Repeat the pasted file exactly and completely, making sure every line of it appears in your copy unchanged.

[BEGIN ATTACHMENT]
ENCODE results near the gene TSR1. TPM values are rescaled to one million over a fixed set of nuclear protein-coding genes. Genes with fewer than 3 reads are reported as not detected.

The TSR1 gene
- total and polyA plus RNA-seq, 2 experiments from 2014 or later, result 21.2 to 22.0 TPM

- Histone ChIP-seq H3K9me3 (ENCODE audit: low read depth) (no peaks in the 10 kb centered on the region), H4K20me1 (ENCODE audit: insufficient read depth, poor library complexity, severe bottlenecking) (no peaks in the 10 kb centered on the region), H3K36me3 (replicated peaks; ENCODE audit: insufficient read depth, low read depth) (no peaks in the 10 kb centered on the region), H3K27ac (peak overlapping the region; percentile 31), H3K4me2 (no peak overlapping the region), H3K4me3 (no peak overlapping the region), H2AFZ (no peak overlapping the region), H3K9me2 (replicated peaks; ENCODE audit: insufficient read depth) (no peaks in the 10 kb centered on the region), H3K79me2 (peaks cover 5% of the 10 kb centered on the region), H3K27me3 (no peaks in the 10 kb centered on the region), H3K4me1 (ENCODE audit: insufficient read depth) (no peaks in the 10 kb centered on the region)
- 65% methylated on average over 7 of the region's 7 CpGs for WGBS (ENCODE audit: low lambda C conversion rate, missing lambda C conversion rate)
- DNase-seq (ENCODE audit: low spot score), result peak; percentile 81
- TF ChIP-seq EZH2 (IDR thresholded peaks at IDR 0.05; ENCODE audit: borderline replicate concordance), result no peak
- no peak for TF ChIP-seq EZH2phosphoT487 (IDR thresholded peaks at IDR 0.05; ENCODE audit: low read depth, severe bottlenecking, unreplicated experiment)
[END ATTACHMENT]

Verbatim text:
ENCODE results near the gene TSR1. TPM values are rescaled to one million over a fixed set of nuclear protein-coding genes. Genes with fewer than 3 reads are reported as not detected.

The TSR1 gene
- total and polyA plus RNA-seq, 2 experiments from 2014 or later, result 21.2 to 22.0 TPM

- Histone ChIP-seq H3K9me3 (ENCODE audit: low read depth) (no peaks in the 10 kb centered on the region), H4K20me1 (ENCODE audit: insufficient read depth, poor library complexity, severe bottlenecking) (no peaks in the 10 kb centered on the region), H3K36me3 (replicated peaks; ENCODE audit: insufficient read depth, low read depth) (no peaks in the 10 kb centered on the region), H3K27ac (peak overlapping the region; percentile 31), H3K4me2 (no peak overlapping the region), H3K4me3 (no peak overlapping the region), H2AFZ (no peak overlapping the region), H3K9me2 (replicated peaks; ENCODE audit: insufficient read depth) (no peaks in the 10 kb centered on the region), H3K79me2 (peaks cover 5% of the 10 kb centered on the region), H3K27me3 (no peaks in the 10 kb centered on the region), H3K4me1 (ENCODE audit: insufficient read depth) (no peaks in the 10 kb centered on the region)
- 65% methylated on average over 7 of the region's 7 CpGs for WGBS (ENCODE audit: low lambda C conversion rate, missing lambda C conversion rate)
- DNase-seq (ENCODE audit: low spot score), result peak; percentile 81
- TF ChIP-seq EZH2 (IDR thresholded peaks at IDR 0.05; ENCODE audit: borderline replicate concordance), result no peak
- no peak for TF ChIP-seq EZH2phosphoT487 (IDR thresholded peaks at IDR 0.05; ENCODE audit: low read depth, severe bottlenecking, unreplicated experiment)